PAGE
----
The potential use of coloured light for skin health is rooted in space!
NASA scientists discovered that intense red light produced by LEDs (light-emitting diodes) helped increase the rate of photosynthesis and plant growth in space. Following this discovery, research into the application of coloured LED lights on human cells began in earnest.
Over 1700 clinical studies have been carried out into the effect of LED light. Most research has focused on red, blue and near infrared (IR) light. The restorative and healing effects of LED light have been proven. Clinical research has shown, using detailed images of the skins surface and microscopic analysis, that collagen thickness and skin smoothness both increase after LED light therapy.
Although the restorative properties of light have been known for decades, and have indeed been used therapeutically for years, the mechanism by which they work isn’t fully understood.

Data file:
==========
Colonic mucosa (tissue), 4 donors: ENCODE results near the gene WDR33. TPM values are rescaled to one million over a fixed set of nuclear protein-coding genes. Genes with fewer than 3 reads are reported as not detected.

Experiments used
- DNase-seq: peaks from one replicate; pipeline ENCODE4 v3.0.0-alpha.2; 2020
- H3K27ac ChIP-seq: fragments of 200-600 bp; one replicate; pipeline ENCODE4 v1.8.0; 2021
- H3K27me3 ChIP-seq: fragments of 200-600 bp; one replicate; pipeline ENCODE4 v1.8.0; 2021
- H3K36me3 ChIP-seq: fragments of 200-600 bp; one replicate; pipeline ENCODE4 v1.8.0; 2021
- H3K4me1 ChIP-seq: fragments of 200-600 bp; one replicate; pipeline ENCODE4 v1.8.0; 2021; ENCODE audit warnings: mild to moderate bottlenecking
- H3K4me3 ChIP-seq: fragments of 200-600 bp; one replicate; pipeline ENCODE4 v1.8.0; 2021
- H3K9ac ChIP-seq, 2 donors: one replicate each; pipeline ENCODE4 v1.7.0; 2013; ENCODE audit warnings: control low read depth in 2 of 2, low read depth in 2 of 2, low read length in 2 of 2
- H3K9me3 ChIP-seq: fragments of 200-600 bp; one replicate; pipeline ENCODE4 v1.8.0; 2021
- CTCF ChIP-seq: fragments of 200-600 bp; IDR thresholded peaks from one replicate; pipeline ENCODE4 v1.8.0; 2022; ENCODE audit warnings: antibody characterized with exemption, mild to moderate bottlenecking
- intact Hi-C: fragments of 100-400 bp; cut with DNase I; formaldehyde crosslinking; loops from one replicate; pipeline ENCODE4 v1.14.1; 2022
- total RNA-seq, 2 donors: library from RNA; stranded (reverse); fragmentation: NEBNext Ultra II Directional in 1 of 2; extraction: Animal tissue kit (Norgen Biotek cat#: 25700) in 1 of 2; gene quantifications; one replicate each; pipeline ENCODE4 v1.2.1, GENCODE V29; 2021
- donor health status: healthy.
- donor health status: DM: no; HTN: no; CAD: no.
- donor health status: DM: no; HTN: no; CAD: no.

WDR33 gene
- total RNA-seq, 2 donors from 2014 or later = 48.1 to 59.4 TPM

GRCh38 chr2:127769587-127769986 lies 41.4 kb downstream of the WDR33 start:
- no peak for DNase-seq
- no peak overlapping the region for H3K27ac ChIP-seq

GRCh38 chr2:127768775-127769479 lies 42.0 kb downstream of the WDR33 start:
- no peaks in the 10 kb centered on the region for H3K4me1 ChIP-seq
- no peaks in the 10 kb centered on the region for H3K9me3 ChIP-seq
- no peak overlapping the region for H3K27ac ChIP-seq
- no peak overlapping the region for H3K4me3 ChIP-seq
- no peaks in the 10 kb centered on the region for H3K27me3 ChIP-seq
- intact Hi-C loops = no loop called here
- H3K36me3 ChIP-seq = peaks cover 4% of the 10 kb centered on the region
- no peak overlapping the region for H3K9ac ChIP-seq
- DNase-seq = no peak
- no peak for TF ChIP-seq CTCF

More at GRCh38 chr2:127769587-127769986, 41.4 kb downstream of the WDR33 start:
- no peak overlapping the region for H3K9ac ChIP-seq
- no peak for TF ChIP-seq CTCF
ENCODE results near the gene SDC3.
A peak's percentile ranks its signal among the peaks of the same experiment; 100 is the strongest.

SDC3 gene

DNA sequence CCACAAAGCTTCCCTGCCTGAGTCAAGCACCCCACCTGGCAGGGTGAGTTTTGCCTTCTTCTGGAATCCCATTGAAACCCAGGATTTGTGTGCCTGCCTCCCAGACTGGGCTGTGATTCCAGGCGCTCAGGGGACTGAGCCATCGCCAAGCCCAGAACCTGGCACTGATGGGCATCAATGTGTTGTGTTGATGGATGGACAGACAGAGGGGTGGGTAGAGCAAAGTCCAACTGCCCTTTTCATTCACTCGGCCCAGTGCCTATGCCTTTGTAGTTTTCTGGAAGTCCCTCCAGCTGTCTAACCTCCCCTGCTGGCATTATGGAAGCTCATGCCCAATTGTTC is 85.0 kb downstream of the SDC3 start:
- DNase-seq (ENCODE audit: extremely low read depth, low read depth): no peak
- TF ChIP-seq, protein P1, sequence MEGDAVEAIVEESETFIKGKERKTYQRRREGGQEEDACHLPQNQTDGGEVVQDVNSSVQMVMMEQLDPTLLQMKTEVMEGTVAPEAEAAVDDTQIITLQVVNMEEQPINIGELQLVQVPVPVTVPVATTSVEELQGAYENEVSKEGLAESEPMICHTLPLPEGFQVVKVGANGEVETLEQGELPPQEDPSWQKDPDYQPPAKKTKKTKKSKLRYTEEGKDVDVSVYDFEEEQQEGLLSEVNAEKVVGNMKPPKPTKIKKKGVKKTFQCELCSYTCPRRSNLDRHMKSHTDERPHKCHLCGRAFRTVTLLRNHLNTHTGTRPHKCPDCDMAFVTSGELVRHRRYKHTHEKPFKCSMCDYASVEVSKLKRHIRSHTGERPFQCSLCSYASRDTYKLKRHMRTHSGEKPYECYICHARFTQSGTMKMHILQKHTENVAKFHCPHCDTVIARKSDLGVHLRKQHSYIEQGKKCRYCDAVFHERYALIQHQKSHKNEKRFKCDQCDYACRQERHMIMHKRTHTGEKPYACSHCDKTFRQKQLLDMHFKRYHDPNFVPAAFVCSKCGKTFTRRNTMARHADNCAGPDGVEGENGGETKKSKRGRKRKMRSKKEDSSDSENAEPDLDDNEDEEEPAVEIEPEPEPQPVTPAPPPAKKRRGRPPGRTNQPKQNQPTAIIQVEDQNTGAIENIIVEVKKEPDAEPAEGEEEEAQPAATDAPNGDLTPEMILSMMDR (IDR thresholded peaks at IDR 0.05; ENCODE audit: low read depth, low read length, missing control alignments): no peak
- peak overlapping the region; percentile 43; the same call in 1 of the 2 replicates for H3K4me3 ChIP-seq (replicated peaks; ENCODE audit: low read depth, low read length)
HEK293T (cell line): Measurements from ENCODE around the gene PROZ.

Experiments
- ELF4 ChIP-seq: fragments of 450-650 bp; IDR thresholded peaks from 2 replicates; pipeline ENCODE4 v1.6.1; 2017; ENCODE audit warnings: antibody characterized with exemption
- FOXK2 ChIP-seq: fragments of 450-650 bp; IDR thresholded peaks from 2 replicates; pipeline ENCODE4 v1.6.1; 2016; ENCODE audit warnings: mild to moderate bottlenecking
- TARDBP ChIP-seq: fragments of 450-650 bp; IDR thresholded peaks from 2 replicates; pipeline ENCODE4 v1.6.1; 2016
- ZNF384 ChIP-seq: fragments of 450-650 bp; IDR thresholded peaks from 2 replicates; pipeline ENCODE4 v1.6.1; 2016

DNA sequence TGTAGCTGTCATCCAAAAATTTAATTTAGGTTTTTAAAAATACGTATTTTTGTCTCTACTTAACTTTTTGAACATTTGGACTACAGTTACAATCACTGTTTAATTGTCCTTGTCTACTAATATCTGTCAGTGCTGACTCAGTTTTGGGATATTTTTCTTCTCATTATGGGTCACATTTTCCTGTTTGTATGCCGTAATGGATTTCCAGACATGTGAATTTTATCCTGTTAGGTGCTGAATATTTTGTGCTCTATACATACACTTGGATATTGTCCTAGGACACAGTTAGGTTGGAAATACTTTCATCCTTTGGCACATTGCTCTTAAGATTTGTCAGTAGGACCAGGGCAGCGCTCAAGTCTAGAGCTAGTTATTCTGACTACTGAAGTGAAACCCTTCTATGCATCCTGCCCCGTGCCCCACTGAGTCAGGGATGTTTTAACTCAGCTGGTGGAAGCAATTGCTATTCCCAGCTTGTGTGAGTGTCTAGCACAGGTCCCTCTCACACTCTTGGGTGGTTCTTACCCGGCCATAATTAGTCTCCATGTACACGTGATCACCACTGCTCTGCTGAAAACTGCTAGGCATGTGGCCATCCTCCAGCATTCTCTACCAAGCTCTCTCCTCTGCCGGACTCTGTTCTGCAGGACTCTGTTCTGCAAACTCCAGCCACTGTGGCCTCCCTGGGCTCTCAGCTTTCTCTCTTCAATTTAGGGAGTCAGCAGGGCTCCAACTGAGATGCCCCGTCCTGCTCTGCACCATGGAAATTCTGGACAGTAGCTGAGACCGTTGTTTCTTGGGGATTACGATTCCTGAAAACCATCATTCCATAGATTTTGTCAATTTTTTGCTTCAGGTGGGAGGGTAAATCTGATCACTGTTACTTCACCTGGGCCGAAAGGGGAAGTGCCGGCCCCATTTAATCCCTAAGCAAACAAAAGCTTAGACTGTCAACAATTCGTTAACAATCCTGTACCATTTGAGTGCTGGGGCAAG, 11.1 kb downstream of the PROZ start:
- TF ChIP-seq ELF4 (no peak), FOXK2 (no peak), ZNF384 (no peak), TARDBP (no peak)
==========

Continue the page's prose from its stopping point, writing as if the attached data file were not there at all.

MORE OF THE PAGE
In recent years, the application of LED treatments in non-invasive aesthetic treatments has become increasingly popular for a range of skin issues from general signs of ageing and sun damage, to helping reduce acne and treating rosacea. LED phototherapy brings many of the beneficial and restorative effects of sunlight, without the damaging UVA and UVB rays.
LED therapy is administered using masks, lamps or handheld devices.
How does LED therapy work?
Different wavelengths of light have different colours and ‘carry’ differing amounts of energy.
Each colour can be used to treat specific skin complaints as light works directly on photoreceptors that exist naturally in our skin. These photoreceptors activate physiological changes in the skin. This is called photobiomodulation.
Red LED light energy penetrates up to 5mm into the skin and is absorbed by the cells in those layers. This energy alters the cells’ own cellular mechanisms. Most notably, absorbed red LED light causes the cells’ mitochondria (the ‘powerhouses’ of the cell) to produce energy in greater quantities and more efficiently. This energy is then available for cell repair and growth, stimulating fibroblasts, causing them increase collagen production. The result is skin which is plumper and smoother.